Hudoc Judgment (Merits and just satisfaction) Violation of Art. 12; Non-pecuniary damage – finding of violation sufficient; Costs and expenses award – domestic proceedings; Costs and expenses award – Convention proceedings
A Swiss law placed limitations on the remarriage of someone who had been the guilty party in previous divorce proceedings.
Held: The Court explained that the closing words in Article 12 (‘according to the national laws governing the exercise of this right’ ) confer only a limited power on states. In all the Council of Europe’s member States, these ‘limitations’ appear as conditions and are embodied in procedural or substantive rules. The former relate mainly to publicity and the solemnisation of marriage, while the latter relate primarily to capacity, consent and certain impediments’. The court recognized that the national law sought to promote stability in marriage, but ‘the disputed measure, which affected the very essence of the right to marry, was disproportionate to the legitimate aim pursued.’ National laws: ‘must not restrict or reduce the right in such a way or to such an extent that the very essence of the right is impaired.
In all the Council of Europe’s member States, these ‘limitations’ appear as conditions and are embodied in procedural or substantive rules. The former relate mainly to publicity and the solemnisation of marriage, while the latter relate primarily to capacity, consent and certain impediments.’
(1987) 10 EHRR 411, 11329/85,  ECHR 32
European Convention on Human Rights 12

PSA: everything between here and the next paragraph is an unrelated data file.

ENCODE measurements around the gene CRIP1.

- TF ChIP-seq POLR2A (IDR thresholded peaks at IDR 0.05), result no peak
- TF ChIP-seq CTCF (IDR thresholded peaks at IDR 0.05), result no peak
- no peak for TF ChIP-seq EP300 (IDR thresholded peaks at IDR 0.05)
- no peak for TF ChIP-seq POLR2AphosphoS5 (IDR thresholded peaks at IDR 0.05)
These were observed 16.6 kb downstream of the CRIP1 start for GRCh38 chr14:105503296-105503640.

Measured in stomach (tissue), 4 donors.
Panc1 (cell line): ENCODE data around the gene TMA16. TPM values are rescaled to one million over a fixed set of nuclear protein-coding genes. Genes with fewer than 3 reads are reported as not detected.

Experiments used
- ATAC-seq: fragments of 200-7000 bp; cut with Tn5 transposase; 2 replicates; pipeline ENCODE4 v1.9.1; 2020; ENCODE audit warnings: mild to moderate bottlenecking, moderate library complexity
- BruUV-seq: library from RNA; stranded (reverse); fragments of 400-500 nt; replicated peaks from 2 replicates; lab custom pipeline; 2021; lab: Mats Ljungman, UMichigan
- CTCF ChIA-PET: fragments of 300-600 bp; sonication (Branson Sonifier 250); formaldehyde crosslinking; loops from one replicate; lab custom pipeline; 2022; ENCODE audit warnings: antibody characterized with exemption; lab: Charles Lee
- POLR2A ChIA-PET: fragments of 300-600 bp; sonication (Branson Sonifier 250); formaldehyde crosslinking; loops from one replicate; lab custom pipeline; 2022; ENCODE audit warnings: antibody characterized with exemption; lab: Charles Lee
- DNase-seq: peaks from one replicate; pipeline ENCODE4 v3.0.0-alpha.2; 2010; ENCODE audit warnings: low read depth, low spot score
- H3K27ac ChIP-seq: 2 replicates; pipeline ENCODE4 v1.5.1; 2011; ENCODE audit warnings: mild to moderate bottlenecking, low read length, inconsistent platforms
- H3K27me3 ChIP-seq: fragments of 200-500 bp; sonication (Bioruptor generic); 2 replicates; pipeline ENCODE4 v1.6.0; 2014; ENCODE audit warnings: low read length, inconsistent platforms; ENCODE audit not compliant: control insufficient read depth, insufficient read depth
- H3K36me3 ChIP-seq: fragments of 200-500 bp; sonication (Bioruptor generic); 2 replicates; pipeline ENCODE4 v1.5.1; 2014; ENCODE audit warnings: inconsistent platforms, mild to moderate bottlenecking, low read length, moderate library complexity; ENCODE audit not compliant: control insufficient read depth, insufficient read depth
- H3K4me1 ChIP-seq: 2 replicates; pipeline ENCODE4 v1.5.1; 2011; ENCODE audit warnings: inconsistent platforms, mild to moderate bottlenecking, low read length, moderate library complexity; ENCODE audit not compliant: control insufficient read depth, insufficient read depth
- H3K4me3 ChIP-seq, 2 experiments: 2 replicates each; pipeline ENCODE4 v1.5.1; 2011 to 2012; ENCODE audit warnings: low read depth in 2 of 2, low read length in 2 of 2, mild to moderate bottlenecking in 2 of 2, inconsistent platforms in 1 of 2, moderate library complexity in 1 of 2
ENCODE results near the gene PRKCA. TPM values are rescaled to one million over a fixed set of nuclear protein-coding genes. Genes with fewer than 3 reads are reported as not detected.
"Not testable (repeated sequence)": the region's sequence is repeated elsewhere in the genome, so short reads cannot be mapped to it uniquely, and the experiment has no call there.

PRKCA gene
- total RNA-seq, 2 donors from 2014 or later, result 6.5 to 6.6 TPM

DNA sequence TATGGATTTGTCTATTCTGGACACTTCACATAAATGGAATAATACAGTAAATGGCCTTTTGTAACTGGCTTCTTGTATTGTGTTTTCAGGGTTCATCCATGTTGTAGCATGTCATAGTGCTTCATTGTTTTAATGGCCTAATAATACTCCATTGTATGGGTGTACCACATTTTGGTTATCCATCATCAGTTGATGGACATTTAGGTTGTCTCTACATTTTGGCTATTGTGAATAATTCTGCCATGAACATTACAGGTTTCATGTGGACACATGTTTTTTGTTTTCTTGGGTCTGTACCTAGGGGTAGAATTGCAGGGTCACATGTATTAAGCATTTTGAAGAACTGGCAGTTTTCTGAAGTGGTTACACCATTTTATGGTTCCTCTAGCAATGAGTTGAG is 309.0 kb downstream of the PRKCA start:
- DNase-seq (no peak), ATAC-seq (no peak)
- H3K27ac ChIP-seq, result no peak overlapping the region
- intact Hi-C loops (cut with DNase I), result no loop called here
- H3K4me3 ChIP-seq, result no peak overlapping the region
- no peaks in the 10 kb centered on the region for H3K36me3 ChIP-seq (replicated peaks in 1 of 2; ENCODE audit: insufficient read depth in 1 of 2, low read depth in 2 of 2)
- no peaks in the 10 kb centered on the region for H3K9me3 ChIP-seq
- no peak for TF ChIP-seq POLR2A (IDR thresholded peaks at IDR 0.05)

Cited – B And L v The United Kingdom ECHR 13-Sep-2005
The claimants said that UK law was inconsistent in its treatment of marriage between in-laws, since it provided that it was available only by means of a private Act of parliament.
Held: The provision was irrational and infringed the human . .
Cited – Baiai and Others, Regina (on the Application of) v Secretary of State for the Home Department Admn 10-Apr-2006
The respondent brought in laws restricting marriages between persons subject to immigration control, requiring those seeking non Church of England marriages to first obtain a certificate from the defendant that the marriage was approved. The . .
Cited – Wilkinson v Kitzinger and others FD 31-Jul-2006
The parties had gone through a ceremony of marriage in Columbia, being both women. After the relationship failed, the claimant sought a declaration that the witholding of the recognition of same-sex marriages recoginised in a foreign jurisdiction . .
Cited – Secretary of State for the Home Department v Baiai and others CA 23-May-2007
The claimants challenged rules which meant that certain immigrants subject to immigration control were unable to marry, save only those marrying according to the rites of the Church of England.
Held: The rules were not justified by evidence . .
Cited – Baiai and others, Regina (on the Application of) v Secretary of State for the Home Department HL 30-Jul-2008
In order to prevent marriages of convenience in the UK the Secretary of State introduced a scheme under which certain persons subject to immigration control required her written permission to marry and would not receive it unless they were present . .
These lists may be incomplete.
Updated: 06 January 2021; Ref: scu.165008